In this scenario, there is no need for the communication back to a computer. This is not only simpler, more affordable and more self-contained sculptural pieces, but it also has a more Simondonian-feel to it. 

Gilbert Simondon is the philosopher whose work I am using as the framework for my art projects. He writes about individuation—how things become—and focuses on the individuation of technology. One of his concepts is the concretization of technology, that is the "genetic" process of technical evolution into a concrete object. In his view, the technical object moves from abstract to concrete. In an abstract technical object, you might have a number of devices linked together that keep the object running, but not fully integrated. For instance, he discusses automobile engines with water cooling systems. The water cooled engine is more abstract for Simondon because it's another system attached to the main engine; it isn't incorporated into the function of the engine. The pump and circulatory system are almost an after thought, simply there to keep the engine from overheating. An air cooled engine is more concrete, according to Simondon, because it is incorporated into the overall design of the engine. He uses the example of a motorcycle engine that over time develops fins surrounding the engine. These fins conduct heat away from the body of engine by creating more surface area that air can move around and they also make the engine stronger by increasing the rigidity of the engine. Thus, he argues, that the technical object, the motorcycle engine, is very concrete and that the cooling needed is incorporated into the object's being in the world – as opposed to adding a secondary system, like a water pump, to maintain the engine's functionality. (This, of course, is a very simple paraphrasing of his ideas here, and needs greater time and attention to fully delve into Simondon's ideas.)

So, by incorporating the speaker directly into the Arduino board, one might argue that I'm heading in a more concrete and less abstract direction. Of course, what one can do with a tiny piezo speaker vs. what one can do with Max/MSP are entirely different things and what we gain in simplicity and mobility, we lose in rich, complex expression. There is, no doubt, some middle ground that I am searching for.




Integration....and a hurdle

I have been able integrate the K30 CO2 sensor and the Atlas-Scientific pH sensor together. This is excellent news for me, as this is the rudimentary requirements to monitor fermentation. I plan to also integrate a temperature probe. However, first, I discovered that there is a slight problem in my work. If you look at the image below, you can see the incoming values of pH (not labeled) and the readings from the CO2 sensor.

pH and  CO  2   sensor readings

pH and CO2 sensor readings

As soon as the CO2 sensor values increase, the pH readings go a bit crazy. What is 3.563.56 pH? Wonky, that's what. I think the issue here might be the fact that I'm sharing power from the bread board to both components. So, before going further, I'll need to first figure out how to ensure that both sensors are stable and accurate.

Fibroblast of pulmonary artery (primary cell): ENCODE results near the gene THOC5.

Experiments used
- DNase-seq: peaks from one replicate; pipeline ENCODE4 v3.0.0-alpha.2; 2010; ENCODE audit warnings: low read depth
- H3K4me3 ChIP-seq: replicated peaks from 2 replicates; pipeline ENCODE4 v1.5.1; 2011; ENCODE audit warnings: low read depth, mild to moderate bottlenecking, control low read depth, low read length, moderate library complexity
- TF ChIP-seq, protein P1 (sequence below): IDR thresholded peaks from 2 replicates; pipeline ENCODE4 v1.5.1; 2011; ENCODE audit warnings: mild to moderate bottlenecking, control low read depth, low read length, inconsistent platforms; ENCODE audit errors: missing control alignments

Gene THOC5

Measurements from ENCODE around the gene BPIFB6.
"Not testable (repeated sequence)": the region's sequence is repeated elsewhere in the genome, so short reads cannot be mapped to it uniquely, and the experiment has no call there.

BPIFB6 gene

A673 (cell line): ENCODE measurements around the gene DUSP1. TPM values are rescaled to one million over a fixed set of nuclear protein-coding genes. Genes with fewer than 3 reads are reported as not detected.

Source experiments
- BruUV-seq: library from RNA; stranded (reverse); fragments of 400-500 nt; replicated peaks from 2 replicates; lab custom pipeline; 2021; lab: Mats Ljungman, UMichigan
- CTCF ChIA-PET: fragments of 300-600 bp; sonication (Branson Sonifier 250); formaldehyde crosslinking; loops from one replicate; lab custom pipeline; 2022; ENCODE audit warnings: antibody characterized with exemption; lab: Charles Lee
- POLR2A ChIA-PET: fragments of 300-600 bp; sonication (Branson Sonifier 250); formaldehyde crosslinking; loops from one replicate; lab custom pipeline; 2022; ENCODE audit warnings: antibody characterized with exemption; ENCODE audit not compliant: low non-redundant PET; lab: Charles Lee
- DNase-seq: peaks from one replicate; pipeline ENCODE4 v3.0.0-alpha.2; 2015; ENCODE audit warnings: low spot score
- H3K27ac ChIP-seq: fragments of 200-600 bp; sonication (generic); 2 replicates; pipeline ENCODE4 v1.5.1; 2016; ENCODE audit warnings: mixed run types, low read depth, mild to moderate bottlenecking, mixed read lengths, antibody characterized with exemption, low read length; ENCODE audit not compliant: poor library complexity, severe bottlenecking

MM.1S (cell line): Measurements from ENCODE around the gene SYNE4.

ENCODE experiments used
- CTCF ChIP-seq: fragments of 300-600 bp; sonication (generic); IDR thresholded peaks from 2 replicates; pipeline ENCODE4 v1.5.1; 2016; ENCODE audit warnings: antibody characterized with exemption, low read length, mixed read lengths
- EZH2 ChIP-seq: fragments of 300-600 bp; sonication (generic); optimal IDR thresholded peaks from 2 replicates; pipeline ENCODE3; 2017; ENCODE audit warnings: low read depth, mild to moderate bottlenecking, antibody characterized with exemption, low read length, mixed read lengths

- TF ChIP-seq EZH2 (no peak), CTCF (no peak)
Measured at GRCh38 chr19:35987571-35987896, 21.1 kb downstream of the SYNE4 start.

Then, once that is working, and the temperature probe is included, I will need to port the values into MAX/MSP to allow for the signification of the data. I also need to look at the values I'm getting from the sensors and figure out how best to interpret that data within Max so that I can use them thoughtfully to drive sound.

Hopefully I can accomplish this over the weekend.

CO2 Sensor

This week, I got my K30 COsensor hooked up to my Arduino Uno. This means that the bare components of the system work (yay!) and now all I need to do is to integrate them. This will be tricky, of course, but I think it will be manageable. I'd like to incorporate a temperature probe as well. This, presumably, will be the easiest of the three components to integrate. Once all three are working I can send the values to MAX/MSP for audio. There are, of course, other options. The values could be visualized in Processing or another program (they could be visualized in MAX as well, for that matter). However, there is a large focus on visualization techniques, and I think that there is a good argument that we as a society are too visually focused. The ear, so I'm told, is much more sensitive to distinguishing difference than the eye—hence the need for such attention to design and layout for visualizations. So, arguably, hearing the data has the potential for more nuanced experience of fermentation.

I think that in the long run this project will need a way to record data. I've not done a lot of data logging, but I think that this is critical for understanding the different fermentation processes, between kimchi and sauerkraut, for instance, or different vegetables or even different kinds of cabbage. We'll see what kind of fidelity I get from the sensor readings. I should have something running by Wednesday, with pictures and a write up.

K30 CO2 sensor

pH Sensor

I was able to get the pH sensor from Atlas Scientific hooked up to my Arduino board. It was quite straightforward, actually. This was a relief, as was the fact that my homemade kimchi is apparently safe to eat. Now I need to set up a fermentation batch and let it run, one of the keys of this project will be capturing the pH data and sonifying it. I don't really know the rate of change of pH, and this will be a challenge for using it to drive sounds. I will begin a batch this week and start monitoring the shift in pH. At the same time, I'll begin working on the connection to Max/MSP to send the values out.

I've hit another snag in the process and that is finding a CO2 monitor. Apparently they are either difficult to use or expensive, or both I suppose. So, I'm trying to locate another measurement. A temperature probe seems to make the most sense as there is a relationship between temperature and fermentation so drawing these out through readings might be interesting. Next blog: fermentation!

Project Proposal...

This week I finished up the bike computer project. Thanks to Andy, I was able to solve the problem I had been having with the clock (it was writing garbage - a garbled message of letters, numbers and symbols - to the serial port. Turns out I had to set the clock, or "initialize" it, perhaps. (Interesting philosophical differences between those terms, but I digress). The LCD screen also started working, for no apparent reason. 

i heart bike computer

i heart bike computer

I also wrote up my project proposal for Fermentum, an art installation for fermenting kimchi &/or sauerkraut. It may be able to be used for other fermentation systems as well, with some tweaking, but this is where I'm starting. Basically, CO2 and pH can tell us something about the stages of fermentation. So, by using sensors to measure them, I can essentially track and represent fermentation through the values they create.  More on this project as it develops, but here is the system diagram.

system diagram for  Fermentum

system diagram for Fermentum

And, here are a couple of images of kimchi fermenting.